Long day. 100 days. The Sweet Spanish onion was grown
in the U.S. at least as far back as 1916.
Sweet Spanish Utah is from that early type,
producing large, 3½"–5" globe-shaped
bulbs with amazingly mild, sweet flavor.
A long-day variety, it grows best in states
north of the 37th parallel. Utah designated
this onion the state vegetable in 2002.
This packet sows four 10-foot rows.
Days to Emerge:
When to sow outside: 4 to 6 weeks before average last frost or as soon as soil can be worked. Note: Unseasonable cold weather later in the growing season may cause some of the onions to bolt early.
When to start inside: RECOMMENDED.
10 to 12 weeks before average last frost.
Transplant outdoors 4 to 6 weeks before
the average last frost date. The earlier the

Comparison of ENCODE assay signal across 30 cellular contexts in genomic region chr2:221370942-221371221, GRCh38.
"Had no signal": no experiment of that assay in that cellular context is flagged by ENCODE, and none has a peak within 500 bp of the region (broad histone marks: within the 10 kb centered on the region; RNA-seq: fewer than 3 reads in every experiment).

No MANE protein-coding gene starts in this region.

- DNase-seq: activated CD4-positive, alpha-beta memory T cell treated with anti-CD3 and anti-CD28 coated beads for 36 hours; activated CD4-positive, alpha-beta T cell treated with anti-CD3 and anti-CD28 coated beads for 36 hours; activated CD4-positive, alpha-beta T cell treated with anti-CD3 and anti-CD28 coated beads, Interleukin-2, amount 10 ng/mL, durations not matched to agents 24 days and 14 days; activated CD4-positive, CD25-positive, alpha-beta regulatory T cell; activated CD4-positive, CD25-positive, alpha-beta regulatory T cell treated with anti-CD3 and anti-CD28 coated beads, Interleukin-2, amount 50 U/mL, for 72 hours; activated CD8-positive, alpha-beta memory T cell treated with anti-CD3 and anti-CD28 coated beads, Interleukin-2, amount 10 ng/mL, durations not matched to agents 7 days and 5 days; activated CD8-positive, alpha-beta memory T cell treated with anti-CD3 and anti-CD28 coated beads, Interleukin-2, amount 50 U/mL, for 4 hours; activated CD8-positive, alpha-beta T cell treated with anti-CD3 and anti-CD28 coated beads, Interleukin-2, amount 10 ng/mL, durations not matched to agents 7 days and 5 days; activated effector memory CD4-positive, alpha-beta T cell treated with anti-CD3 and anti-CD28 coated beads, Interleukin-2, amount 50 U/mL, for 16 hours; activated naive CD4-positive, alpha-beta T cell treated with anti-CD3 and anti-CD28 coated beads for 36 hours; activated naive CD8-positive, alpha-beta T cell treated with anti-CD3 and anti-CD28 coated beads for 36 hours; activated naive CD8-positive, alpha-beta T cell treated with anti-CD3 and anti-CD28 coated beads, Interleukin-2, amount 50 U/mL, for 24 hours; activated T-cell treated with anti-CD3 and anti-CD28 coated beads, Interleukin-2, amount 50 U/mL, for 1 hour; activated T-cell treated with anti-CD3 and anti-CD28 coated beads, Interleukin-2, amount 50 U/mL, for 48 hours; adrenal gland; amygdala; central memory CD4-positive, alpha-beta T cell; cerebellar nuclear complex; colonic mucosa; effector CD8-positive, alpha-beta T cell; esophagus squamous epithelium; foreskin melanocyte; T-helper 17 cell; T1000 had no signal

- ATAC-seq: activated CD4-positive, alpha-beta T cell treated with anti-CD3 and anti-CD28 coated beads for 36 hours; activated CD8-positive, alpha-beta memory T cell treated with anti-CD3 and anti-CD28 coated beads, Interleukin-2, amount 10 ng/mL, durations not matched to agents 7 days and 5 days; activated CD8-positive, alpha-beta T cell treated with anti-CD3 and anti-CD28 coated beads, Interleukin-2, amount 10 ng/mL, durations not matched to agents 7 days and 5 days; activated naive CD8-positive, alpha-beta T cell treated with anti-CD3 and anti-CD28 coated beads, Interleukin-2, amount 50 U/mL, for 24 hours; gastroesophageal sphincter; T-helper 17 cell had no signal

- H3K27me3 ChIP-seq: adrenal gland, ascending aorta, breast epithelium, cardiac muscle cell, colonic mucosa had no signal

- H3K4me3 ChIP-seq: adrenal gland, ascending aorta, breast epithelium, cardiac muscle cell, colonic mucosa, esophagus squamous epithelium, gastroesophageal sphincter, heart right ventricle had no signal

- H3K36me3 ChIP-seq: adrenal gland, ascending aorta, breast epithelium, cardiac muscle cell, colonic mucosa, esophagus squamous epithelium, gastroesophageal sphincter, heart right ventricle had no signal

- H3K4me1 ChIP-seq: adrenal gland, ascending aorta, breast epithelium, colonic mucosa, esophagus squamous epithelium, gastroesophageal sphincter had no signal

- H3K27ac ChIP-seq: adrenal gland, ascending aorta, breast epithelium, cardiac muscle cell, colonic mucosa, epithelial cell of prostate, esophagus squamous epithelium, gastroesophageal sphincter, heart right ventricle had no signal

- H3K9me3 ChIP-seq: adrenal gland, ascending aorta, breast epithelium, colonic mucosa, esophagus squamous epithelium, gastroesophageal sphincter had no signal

start, the bigger/earlier the bulb is produced.
Fall planting in mild climates: 8 to 10 weeks
before average first fall frost. Transplant
outside no later than 6 weeks before average
first fall frost.
Harvesting: When onion tops have fallen over and turned yellow or brown, they are ready for harvest. Harvest in the morning, lifting onions with a garden fork. Dry them in the garden in the sun for 2 to 3 days, lightly covering the bulbs with straw, or the tops of other onions to prevent sunscald. Cure onions for 3 to 7 days in a dry area with good air circulation. Once dry, cut the roots to 1/4", and the greens to 1" to create a seal to prevent entrance of decay organisms.
Artist: Annie Reiser